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Within Punk Zine catches up with Fire In The Radio at Pouzzafest 07 with an intimate acoustic track of "Lionel Hampton Was Right". Fire In The Radio's Sophomore Album New Air Out Now On Wednesday Records.
"The Philadelphia scene has always been pretty vibrant; the rest of the world has just finally started to notice it. The past few years have seen everyone from The Menzingers and Beach Slang to Modern Baseball and Restorations impress with wildly original albums…Fire In The Radio is the latest Philly band to keep the streak alive." - New Noise Magazine
"Jawbreaker Fan? Meet Your New Favorite Band, Fire In The Radio!" - Washed Up Emo
"Philadelphia natives Fire In The Radio opened the show with their upbeat brand of indie rock. Playing a set of songs that draw heavily in style and delivery from '90s acts like Superchunk and Jawbreaker, the four-piece managed to find a balance between raging punk outbursts and moments of subtlety." - Exclaim
"Fire In The Radio might just be the catchiest band in their genre." - Punk News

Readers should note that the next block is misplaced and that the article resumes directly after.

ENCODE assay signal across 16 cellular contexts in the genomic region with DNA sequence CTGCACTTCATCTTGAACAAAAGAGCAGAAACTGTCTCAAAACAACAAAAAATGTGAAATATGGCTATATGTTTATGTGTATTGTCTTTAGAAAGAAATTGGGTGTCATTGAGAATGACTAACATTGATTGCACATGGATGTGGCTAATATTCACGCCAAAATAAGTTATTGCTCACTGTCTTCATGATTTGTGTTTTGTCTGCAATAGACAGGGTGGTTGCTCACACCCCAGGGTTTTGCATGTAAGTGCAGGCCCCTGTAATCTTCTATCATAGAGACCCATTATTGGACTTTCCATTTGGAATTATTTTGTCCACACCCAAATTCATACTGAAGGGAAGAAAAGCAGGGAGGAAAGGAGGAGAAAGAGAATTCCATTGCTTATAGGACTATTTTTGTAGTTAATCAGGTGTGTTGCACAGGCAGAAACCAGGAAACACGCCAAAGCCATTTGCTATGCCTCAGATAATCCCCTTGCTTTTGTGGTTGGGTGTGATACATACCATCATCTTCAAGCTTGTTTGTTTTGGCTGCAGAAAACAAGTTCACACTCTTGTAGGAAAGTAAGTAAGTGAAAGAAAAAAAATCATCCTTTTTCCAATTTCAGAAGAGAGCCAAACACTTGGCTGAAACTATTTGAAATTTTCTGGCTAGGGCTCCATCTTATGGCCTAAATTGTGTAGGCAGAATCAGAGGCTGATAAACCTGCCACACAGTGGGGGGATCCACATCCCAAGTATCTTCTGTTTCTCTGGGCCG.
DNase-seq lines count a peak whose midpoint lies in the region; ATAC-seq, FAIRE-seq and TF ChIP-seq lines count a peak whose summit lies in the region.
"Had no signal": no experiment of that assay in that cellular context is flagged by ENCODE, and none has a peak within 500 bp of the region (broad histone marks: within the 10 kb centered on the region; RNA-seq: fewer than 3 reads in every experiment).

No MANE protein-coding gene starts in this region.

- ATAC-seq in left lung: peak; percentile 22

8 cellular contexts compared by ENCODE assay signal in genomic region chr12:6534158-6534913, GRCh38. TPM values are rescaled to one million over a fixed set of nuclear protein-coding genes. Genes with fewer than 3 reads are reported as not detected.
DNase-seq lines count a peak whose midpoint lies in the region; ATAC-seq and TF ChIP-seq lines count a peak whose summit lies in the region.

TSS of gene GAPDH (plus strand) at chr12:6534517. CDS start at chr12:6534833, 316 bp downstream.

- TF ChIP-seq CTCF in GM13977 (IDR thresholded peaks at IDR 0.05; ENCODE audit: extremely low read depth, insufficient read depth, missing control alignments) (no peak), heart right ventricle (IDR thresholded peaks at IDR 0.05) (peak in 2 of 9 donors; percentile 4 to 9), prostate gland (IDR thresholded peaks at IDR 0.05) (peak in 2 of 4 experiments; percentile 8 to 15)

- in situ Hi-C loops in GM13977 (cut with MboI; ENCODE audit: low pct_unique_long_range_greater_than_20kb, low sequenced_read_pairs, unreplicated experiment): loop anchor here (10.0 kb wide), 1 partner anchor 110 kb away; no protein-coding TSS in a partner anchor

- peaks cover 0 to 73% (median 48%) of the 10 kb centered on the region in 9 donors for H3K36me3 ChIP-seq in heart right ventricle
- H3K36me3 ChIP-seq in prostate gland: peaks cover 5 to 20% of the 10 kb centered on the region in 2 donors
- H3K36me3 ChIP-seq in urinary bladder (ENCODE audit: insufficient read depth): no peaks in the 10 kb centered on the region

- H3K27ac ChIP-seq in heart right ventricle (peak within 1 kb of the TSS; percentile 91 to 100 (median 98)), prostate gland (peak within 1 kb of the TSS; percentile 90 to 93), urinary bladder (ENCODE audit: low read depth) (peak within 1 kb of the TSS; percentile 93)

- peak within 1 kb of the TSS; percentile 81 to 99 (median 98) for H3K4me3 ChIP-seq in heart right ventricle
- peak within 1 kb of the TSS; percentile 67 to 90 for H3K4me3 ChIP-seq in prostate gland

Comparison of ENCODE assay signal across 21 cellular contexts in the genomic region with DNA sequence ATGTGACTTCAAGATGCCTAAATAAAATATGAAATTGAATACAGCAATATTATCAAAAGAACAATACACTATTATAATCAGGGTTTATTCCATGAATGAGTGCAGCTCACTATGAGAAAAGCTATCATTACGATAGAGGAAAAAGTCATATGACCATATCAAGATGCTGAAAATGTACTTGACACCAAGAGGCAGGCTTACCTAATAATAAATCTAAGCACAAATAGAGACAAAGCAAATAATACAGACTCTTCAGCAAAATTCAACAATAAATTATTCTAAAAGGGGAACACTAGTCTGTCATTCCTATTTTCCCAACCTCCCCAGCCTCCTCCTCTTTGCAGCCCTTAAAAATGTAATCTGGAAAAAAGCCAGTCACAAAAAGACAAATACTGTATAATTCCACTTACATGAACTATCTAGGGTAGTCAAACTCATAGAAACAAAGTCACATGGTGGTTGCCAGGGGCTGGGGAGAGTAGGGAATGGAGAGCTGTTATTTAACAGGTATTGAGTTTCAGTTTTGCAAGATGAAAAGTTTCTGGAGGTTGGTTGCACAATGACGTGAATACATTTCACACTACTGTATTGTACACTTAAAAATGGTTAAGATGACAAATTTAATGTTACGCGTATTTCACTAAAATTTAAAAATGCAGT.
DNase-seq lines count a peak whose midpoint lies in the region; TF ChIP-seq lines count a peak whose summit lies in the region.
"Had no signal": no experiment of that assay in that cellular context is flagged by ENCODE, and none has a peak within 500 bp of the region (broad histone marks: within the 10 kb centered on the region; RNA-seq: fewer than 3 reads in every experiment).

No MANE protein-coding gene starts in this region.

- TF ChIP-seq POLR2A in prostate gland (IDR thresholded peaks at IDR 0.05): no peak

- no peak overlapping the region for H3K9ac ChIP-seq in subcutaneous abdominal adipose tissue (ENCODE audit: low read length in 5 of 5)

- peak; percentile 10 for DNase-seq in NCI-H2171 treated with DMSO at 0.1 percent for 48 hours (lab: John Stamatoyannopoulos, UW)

New Air was recorded with Steve Poponi at Gradwell House studios (Beach Slang, Into It. Over It.) with additional engineering by Angus Cooke. The record was mixed by Jesse Gander(Japandroids, White Lung) and mastered by Alan Douches. Fire in the Radio began work onNew Air following significant touring in support of 2015’s Telemetry, which included performances atGainesville, Florida’s FEST and Montreal’s Pouzza Fest.
“We could have recorded a ten-song album, but that would have required us to put three shit songs on it which we simply refuse to do,” the band says. Few quotes more accurately sum up Fire in the Radio’s focused self-edited approach to song-writing, which is on full display on their most recent seven-song album New Air. As the title suggests, New Air finds the band pushing their unique brand of up-tempo indie-punk in a fresh direction incorporating elements of new wave, grunge, and shoegaze drone into tightly crafted pop songs.
From the driving beat and haunting oohs on the album’s opener and title track, to the head nodding rock anthem “Drug Life”; each of the songs on New Air reveal themselves in stark and immediate ways without meandering. Even on the album’s mid-tempo closer, “Holy Shit,” the pace and delivery of singer Rich Carbone’s vocals remain frenetic. And though Carbone hints at subtlety as he sings “carved your name on the wall, it’s buried in white, a ship for all seasons,” it’s all just a set up for the album’s blistering closing chorus replete with overlapping vocal and guitar lines.